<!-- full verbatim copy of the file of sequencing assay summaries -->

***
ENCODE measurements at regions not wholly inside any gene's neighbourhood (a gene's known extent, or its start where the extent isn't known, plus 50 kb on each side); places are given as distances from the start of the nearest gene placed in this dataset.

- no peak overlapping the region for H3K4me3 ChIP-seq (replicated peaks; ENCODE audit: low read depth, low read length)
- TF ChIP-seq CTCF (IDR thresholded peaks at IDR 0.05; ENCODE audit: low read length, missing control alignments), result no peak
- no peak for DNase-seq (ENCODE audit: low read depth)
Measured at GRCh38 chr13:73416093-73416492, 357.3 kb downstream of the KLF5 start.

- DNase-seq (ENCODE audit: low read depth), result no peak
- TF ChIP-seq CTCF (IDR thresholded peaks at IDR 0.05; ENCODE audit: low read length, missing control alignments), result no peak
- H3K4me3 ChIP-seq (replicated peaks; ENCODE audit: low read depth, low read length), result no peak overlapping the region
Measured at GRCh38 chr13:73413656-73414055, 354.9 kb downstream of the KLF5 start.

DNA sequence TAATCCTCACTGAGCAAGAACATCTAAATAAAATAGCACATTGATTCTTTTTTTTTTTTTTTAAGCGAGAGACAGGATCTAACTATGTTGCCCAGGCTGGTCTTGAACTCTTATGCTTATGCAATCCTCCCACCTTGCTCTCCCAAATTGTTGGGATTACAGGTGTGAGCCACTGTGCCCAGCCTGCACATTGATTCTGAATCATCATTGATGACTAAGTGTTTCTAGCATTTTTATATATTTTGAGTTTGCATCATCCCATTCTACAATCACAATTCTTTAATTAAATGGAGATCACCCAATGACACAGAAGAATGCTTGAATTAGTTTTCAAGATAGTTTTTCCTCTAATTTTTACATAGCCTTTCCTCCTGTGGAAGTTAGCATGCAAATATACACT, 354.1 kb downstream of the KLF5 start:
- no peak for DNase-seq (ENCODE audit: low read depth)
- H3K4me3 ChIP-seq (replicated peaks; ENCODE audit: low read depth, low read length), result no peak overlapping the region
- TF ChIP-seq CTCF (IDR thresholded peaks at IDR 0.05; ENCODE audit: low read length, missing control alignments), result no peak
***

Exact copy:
ENCODE measurements at regions not wholly inside any gene's neighbourhood (a gene's known extent, or its start where the extent isn't known, plus 50 kb on each side); places are given as distances from the start of the nearest gene placed in this dataset.

- no peak overlapping the region for H3K4me3 ChIP-seq (replicated peaks; ENCODE audit: low read depth, low read length)
- TF ChIP-seq CTCF (IDR thresholded peaks at IDR 0.05; ENCODE audit: low read length, missing control alignments), result no peak
- no peak for DNase-seq (ENCODE audit: low read depth)
Measured at GRCh38 chr13:73416093-73416492, 357.3 kb downstream of the KLF5 start.

- DNase-seq (ENCODE audit: low read depth), result no peak
- TF ChIP-seq CTCF (IDR thresholded peaks at IDR 0.05; ENCODE audit: low read length, missing control alignments), result no peak
- H3K4me3 ChIP-seq (replicated peaks; ENCODE audit: low read depth, low read length), result no peak overlapping the region
Measured at GRCh38 chr13:73413656-73414055, 354.9 kb downstream of the KLF5 start.

DNA sequence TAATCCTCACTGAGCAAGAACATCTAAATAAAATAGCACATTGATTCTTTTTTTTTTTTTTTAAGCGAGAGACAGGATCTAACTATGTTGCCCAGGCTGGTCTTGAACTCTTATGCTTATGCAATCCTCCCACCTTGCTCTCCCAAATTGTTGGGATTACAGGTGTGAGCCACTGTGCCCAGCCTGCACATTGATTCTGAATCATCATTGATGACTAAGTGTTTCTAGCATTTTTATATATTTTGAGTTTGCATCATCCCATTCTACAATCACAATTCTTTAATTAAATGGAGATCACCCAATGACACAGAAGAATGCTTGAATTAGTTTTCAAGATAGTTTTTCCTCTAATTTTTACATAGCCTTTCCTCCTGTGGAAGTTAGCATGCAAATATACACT, 354.1 kb downstream of the KLF5 start:
- no peak for DNase-seq (ENCODE audit: low read depth)
- H3K4me3 ChIP-seq (replicated peaks; ENCODE audit: low read depth, low read length), result no peak overlapping the region
- TF ChIP-seq CTCF (IDR thresholded peaks at IDR 0.05; ENCODE audit: low read length, missing control alignments), result no peak